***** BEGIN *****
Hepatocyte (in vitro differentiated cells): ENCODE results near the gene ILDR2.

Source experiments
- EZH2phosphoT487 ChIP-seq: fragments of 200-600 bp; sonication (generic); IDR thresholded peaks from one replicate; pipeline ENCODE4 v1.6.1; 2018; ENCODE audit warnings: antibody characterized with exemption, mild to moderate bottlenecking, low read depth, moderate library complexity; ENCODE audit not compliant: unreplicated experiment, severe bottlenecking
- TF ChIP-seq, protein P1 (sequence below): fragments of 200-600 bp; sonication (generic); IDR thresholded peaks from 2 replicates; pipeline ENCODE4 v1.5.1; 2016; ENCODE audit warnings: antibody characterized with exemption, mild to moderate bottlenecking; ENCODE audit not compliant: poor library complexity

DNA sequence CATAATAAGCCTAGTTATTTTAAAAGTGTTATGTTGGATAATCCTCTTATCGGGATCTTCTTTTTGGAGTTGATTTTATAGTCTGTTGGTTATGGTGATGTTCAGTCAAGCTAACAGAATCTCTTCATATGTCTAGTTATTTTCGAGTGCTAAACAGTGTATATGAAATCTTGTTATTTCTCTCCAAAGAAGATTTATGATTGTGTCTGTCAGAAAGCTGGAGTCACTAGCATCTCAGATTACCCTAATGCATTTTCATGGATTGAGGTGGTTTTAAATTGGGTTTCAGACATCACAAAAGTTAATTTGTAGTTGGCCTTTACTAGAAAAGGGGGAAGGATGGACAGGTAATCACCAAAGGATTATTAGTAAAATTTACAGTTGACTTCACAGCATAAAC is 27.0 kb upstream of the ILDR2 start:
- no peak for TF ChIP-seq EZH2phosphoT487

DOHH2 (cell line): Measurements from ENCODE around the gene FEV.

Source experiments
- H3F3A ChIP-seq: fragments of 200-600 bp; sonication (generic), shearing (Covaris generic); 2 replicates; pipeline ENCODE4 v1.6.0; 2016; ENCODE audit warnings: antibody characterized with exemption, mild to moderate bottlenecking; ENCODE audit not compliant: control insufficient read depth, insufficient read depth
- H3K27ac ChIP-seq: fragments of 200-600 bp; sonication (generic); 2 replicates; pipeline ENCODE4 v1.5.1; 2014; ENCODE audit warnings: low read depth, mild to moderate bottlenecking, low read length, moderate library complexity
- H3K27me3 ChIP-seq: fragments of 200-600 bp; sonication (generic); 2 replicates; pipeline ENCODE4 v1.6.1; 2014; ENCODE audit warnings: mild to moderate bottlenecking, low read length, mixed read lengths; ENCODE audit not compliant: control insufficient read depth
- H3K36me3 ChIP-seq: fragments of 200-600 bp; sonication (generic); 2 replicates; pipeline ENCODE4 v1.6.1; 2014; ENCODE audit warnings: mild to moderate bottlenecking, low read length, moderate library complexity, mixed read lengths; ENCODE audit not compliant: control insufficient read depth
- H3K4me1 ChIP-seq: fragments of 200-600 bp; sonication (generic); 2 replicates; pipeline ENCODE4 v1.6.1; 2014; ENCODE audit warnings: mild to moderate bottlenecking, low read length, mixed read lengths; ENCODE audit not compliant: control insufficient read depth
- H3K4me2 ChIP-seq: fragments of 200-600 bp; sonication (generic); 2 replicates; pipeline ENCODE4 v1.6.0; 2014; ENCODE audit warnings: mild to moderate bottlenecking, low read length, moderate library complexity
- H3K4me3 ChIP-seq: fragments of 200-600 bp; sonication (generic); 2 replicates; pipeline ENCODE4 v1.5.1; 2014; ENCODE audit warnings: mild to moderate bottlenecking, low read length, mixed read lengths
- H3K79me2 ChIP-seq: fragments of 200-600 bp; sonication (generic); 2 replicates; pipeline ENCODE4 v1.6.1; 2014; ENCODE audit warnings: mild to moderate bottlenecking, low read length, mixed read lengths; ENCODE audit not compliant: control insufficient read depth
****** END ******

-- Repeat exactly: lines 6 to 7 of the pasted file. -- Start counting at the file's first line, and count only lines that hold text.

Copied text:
- no peak for TF ChIP-seq EZH2phosphoT487

DOHH2 (cell line): Measurements from ENCODE around the gene FEV.